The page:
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On ‎02‎/‎06‎/‎2018 at 10:18, UnconventionalWisdom said:

What worries me is that there will be a lot of people staying in unhappy relationships if two incomes are required. I know people in there mid 40s that have seen huge HPI, think its the norm so are now happy to go for a much more expensive house (and hence take on double their remaining mortgage debt). If things go sour, they won't be able to go separate ways without a huge decrease in living standards. 

Do what i did. Marry a Catholic, and refuse to convert. They are not allowed to get divorced, "in the eyes of the Church"! 

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  • 2 weeks later...
On 02/06/2018 at 09:41, stop_the_craziness said:

Unfortunately so far there seems to also be the following option

c) Perpetuate the misery for other people's children by MEWing your own house to do BOMAD deposits for your kids to use HTB and then bang on about it like you're f*****g Mother Theresa/Einstein

Get parents to take the risk of lending, perfectomondo. Banks with no liabilities. 

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On 02/06/2018 at 10:18, UnconventionalWisdom said:

What worries me is that there will be a lot of people staying in unhappy relationships if two incomes are required. I know people in there mid 40s that have seen huge HPI, think its the norm so are now happy to go for a much more expensive house (and hence take on double their remaining mortgage debt). If things go sour, they won't be able to go separate ways without a huge decrease in living standards. 

......anyone can increase their 'standard of living' by taking on huge amounts of debt and spending it, that's the easy bit.....so a decrease in a 'standard of living' is living a way many are already living, what have never had can never miss......living with money pressures is not living a quality 'standard of living'......living in an 'unhappy relationship' is not living a quality 'standard of living'........choices.?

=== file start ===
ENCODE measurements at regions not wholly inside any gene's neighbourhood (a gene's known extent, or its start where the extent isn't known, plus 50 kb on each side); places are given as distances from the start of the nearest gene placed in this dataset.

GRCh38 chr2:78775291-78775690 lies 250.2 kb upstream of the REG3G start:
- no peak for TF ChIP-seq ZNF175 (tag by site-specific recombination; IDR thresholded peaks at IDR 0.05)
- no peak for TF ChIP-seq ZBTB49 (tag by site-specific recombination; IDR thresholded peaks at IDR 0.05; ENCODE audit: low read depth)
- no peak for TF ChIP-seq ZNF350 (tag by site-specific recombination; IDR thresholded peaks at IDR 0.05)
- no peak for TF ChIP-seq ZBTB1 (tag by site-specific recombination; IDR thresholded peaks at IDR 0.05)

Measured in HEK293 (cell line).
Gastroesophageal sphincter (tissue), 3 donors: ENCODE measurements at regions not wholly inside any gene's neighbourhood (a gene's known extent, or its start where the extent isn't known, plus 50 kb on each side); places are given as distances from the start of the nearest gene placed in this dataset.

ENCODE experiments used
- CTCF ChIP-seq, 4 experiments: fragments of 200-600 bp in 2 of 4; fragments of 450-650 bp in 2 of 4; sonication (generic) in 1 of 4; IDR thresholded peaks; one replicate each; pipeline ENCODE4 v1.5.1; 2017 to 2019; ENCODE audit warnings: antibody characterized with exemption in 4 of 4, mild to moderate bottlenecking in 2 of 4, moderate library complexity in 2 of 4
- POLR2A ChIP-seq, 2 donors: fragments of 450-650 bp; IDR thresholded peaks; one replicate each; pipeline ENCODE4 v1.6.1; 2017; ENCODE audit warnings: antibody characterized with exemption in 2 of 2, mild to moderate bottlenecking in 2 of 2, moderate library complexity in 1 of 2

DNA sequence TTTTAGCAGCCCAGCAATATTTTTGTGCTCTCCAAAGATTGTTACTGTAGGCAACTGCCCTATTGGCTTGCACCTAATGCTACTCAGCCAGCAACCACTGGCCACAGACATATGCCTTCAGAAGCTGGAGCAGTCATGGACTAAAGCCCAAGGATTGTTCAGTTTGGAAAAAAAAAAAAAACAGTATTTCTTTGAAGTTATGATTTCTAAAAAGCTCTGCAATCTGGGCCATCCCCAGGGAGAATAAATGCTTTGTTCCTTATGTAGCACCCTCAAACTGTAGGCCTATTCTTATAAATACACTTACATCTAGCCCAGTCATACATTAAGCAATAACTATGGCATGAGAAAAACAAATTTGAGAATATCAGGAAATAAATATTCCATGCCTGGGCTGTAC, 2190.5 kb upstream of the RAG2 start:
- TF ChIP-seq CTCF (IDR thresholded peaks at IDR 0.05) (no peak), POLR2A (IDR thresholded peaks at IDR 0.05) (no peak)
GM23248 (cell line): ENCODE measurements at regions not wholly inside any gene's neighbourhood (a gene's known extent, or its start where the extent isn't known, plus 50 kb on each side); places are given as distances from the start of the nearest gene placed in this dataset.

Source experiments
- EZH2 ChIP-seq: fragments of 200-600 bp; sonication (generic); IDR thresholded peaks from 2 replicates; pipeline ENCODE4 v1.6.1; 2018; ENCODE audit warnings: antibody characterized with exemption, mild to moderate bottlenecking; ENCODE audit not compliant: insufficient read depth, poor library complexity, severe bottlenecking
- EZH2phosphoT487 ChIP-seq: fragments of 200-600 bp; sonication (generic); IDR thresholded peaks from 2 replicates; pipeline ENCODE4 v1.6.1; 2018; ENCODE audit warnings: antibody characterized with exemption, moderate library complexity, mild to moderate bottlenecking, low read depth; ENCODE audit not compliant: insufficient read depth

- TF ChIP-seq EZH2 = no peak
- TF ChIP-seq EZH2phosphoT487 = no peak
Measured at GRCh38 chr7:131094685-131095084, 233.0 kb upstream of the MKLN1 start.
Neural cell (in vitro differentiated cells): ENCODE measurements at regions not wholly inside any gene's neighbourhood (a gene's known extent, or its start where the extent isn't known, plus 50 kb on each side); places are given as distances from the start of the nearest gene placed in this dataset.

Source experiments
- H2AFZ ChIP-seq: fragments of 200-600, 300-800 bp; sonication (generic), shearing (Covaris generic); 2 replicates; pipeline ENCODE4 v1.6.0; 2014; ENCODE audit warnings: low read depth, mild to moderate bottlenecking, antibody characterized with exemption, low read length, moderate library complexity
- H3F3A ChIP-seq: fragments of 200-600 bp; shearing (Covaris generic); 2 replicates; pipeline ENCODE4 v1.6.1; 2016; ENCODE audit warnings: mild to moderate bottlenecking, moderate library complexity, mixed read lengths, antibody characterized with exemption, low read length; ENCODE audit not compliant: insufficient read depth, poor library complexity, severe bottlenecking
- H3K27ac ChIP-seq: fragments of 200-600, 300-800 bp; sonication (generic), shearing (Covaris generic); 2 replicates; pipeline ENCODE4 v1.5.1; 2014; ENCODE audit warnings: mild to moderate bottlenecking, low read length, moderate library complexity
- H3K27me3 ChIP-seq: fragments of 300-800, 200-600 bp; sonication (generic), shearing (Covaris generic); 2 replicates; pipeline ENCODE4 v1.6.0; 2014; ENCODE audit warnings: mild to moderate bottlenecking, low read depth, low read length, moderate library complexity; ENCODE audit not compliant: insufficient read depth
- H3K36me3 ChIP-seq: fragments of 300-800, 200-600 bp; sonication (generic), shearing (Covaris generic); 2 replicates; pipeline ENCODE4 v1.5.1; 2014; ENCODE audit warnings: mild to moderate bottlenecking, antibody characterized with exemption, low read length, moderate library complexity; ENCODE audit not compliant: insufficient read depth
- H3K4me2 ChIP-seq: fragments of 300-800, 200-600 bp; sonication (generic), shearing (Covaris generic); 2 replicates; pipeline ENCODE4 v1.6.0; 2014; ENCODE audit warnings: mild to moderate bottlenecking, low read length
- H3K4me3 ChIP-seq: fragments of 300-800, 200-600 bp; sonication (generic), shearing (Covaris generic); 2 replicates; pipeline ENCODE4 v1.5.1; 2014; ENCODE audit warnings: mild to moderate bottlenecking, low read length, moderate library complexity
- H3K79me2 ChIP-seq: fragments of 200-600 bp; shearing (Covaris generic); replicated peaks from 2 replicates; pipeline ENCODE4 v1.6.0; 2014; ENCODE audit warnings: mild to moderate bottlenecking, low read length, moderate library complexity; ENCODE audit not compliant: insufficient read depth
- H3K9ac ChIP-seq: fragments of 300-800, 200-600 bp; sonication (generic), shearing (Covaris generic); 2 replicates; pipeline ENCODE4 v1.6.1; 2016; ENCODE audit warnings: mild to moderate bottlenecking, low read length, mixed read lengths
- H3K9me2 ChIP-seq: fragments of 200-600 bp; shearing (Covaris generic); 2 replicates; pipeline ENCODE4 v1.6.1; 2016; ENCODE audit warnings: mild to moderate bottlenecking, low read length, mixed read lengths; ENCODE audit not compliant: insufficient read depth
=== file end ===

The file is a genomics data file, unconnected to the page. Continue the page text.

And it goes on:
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On 21/06/2018 at 14:32, renting til I die said:

Nothing will change until interest rates are forced up.

Low IR are what allow huge leaning multiplies and affordable monthly payments to exist. Most people have little cash flow and sitting on an asset that generates none will not help them when IR have to rise.

 

The problem is that higher interest rates imply higher bond yields which would push up the government's cost of borrowing, significantly.  Quite aside from the fact that they want to suppress interest rates to stimulate economic activity, they also will want to suppress yields to keep their own cost of borrowing down.

Basically, unless absolutely forced to by some market event (currency crisis?) , I can't see rates being raised.  Inflation will be massaged away in the official stats as far as possible and then ignored as it was in the past when we had it hitting 5% with absolutely no action taken.

 

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5 minutes ago, Sour Mash said:

 

The problem is that higher interest rates imply higher bond yields which would push up the government's cost of borrowing, significantly.  Quite aside from the fact that they want to suppress interest rates to stimulate economic activity, they also will want to suppress yields to keep their own cost of borrowing down.

Basically, unless absolutely forced to by some market event (currency crisis?) , I can't see rates being raised.  Inflation will be massaged away in the official stats as far as possible and then ignored as it was in the past when we had it hitting 5% with absolutely no action taken.

 

I once read an article saying that low interest rates are bad for the economy but sadly I cannot find it now.

If we must have cheap credit, it should be controlled to stop asset inflation and creating a time bomb for the future.

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1 hour ago, iamnumerate said:

I once read an article saying that low interest rates are bad for the economy but sadly I cannot find it now.

If we must have cheap credit, it should be controlled to stop asset inflation and creating a time bomb for the future.

The government don't care about what's right for the economy - they care about keeping the plates spinning long enough that it's someone else's problem when it all goes wrong.

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On 26/06/2018 at 11:24, iamnumerate said:

I once read an article saying that low interest rates are bad for the economy but sadly I cannot find it now.

If we must have cheap credit, it should be controlled to stop asset inflation and creating a time bomb for the future.

I think what you may be referring to is endogenous money creation. Money is definitely created endogenously in our economy, as outlined by the Bank of England. In a low interest rate environment, a lot of money gets created. That money usually leads to inflation of one sort or another. Currently we are dealing with a lot of asset inflation - housing, the stock market, the bond market. It's basically The Everything Bubble. You also may want to look into Hyman Minsky's theories.